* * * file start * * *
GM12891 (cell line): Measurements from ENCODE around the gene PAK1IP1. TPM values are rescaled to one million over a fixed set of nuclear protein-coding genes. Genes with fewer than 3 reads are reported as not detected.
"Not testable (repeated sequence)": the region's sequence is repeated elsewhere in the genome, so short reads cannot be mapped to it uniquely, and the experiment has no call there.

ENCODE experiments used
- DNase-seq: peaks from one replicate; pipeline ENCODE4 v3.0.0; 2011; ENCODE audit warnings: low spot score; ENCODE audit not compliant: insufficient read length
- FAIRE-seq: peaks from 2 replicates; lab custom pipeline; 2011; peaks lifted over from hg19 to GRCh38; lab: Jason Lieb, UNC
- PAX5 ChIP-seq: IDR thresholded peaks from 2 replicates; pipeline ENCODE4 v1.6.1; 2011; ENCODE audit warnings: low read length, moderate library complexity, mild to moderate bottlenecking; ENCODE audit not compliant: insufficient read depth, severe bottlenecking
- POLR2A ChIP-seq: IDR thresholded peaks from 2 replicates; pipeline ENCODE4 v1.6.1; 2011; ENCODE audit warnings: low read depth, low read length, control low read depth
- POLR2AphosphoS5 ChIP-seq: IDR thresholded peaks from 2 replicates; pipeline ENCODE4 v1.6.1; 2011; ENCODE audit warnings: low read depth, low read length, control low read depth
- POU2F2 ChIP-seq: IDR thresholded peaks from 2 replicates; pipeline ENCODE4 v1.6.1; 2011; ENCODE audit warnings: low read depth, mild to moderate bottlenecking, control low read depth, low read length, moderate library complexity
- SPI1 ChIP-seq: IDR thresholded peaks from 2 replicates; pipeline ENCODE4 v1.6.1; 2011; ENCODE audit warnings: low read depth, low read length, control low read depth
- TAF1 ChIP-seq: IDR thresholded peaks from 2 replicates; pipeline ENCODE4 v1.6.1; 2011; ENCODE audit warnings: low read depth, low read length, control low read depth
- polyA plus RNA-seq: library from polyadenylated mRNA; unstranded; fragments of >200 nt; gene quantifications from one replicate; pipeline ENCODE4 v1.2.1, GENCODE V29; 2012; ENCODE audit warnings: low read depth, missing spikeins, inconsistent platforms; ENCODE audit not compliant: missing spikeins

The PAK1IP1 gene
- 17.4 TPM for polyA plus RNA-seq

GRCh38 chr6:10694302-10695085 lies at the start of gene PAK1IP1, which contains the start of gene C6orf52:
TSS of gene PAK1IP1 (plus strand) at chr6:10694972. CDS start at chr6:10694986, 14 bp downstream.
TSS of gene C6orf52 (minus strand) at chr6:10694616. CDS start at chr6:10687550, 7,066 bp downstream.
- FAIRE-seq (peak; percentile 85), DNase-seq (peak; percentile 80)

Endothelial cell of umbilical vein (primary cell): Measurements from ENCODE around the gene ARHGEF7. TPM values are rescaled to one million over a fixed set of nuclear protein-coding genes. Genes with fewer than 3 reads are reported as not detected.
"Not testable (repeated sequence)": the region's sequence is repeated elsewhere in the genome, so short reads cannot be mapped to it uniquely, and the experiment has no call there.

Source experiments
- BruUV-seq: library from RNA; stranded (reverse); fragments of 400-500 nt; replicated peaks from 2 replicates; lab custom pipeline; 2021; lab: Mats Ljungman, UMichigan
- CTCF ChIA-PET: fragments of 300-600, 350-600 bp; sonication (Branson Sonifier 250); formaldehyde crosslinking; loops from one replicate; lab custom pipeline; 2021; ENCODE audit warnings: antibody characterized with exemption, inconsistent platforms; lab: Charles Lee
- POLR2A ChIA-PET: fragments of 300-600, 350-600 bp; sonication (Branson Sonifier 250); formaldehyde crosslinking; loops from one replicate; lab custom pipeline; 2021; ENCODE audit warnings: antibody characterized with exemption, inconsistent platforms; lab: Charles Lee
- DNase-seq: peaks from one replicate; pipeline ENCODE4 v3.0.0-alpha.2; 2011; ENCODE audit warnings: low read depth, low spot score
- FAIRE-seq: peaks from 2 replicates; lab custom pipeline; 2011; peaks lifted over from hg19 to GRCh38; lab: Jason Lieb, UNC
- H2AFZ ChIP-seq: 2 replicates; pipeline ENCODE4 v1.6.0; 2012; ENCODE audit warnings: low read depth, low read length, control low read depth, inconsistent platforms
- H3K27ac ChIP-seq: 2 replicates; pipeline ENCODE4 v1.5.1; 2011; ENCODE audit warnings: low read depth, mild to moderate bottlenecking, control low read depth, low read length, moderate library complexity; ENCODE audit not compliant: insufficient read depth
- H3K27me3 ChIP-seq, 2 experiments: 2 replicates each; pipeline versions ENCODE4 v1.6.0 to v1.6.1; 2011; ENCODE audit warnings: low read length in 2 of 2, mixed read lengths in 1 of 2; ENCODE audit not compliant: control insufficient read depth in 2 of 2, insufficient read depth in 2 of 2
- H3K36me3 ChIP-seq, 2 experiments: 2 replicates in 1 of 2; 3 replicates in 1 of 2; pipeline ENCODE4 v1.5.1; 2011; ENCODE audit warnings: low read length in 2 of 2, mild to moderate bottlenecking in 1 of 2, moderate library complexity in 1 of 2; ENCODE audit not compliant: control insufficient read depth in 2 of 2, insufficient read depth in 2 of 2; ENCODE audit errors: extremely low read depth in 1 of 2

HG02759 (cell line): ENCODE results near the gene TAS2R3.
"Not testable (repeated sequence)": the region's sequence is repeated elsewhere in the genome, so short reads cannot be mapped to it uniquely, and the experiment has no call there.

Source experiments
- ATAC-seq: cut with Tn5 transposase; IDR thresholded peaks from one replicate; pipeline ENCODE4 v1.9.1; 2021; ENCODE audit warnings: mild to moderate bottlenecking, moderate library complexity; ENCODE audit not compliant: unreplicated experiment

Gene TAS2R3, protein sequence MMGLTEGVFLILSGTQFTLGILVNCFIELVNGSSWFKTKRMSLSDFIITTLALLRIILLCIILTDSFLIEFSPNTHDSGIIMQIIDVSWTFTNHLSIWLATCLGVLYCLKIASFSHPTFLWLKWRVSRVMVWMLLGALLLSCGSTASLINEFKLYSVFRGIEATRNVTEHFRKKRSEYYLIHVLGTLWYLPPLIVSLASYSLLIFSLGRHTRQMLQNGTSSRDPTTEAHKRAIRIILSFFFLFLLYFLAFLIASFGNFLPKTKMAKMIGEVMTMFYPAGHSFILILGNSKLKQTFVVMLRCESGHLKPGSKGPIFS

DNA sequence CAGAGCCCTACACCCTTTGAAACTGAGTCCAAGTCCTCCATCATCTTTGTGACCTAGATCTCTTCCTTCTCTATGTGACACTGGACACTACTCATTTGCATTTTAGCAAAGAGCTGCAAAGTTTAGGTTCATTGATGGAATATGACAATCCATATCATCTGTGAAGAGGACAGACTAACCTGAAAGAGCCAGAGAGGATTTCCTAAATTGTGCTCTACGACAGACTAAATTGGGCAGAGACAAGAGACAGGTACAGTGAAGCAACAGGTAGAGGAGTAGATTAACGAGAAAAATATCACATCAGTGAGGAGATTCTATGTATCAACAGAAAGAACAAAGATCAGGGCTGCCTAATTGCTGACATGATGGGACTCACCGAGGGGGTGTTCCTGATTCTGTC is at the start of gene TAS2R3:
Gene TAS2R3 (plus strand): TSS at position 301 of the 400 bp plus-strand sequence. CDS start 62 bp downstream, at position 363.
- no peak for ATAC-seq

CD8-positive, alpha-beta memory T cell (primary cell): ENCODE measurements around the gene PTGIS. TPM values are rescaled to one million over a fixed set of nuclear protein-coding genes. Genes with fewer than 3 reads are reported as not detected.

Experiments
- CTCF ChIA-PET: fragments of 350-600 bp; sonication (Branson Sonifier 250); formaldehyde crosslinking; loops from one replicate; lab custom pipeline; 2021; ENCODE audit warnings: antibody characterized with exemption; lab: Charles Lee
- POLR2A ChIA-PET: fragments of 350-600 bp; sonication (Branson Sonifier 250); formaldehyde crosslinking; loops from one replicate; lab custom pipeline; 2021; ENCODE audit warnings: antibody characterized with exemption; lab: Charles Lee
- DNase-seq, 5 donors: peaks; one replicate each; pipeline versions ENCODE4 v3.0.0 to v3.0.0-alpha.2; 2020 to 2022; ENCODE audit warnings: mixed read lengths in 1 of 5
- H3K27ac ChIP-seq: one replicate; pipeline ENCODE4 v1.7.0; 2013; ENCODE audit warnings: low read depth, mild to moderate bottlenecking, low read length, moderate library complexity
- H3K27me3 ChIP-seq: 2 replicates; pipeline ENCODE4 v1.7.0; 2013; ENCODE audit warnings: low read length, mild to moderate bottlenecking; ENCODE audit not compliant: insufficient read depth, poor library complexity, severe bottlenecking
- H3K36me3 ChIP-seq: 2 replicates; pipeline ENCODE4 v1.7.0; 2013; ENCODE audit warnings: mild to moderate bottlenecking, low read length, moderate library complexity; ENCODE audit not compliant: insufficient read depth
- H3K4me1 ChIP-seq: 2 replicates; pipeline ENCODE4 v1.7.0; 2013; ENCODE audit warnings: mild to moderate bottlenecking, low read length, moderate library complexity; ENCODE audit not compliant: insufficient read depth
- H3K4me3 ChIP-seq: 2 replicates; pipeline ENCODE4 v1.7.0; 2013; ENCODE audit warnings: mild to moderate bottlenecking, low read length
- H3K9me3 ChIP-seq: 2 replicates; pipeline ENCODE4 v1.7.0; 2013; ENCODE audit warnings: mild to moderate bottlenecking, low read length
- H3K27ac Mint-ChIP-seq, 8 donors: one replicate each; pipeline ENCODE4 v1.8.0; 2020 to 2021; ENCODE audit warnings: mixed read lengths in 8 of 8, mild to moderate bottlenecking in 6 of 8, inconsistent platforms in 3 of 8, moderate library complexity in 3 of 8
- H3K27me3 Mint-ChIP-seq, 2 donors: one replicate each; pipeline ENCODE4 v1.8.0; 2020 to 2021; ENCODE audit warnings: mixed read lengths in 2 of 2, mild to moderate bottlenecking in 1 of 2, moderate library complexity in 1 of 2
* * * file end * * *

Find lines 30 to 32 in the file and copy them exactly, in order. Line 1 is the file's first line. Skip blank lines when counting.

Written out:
- H3K36me3 ChIP-seq, 2 experiments: 2 replicates in 1 of 2; 3 replicates in 1 of 2; pipeline ENCODE4 v1.5.1; 2011; ENCODE audit warnings: low read length in 2 of 2, mild to moderate bottlenecking in 1 of 2, moderate library complexity in 1 of 2; ENCODE audit not compliant: control insufficient read depth in 2 of 2, insufficient read depth in 2 of 2; ENCODE audit errors: extremely low read depth in 1 of 2

HG02759 (cell line): ENCODE results near the gene TAS2R3.
"Not testable (repeated sequence)": the region's sequence is repeated elsewhere in the genome, so short reads cannot be mapped to it uniquely, and the experiment has no call there.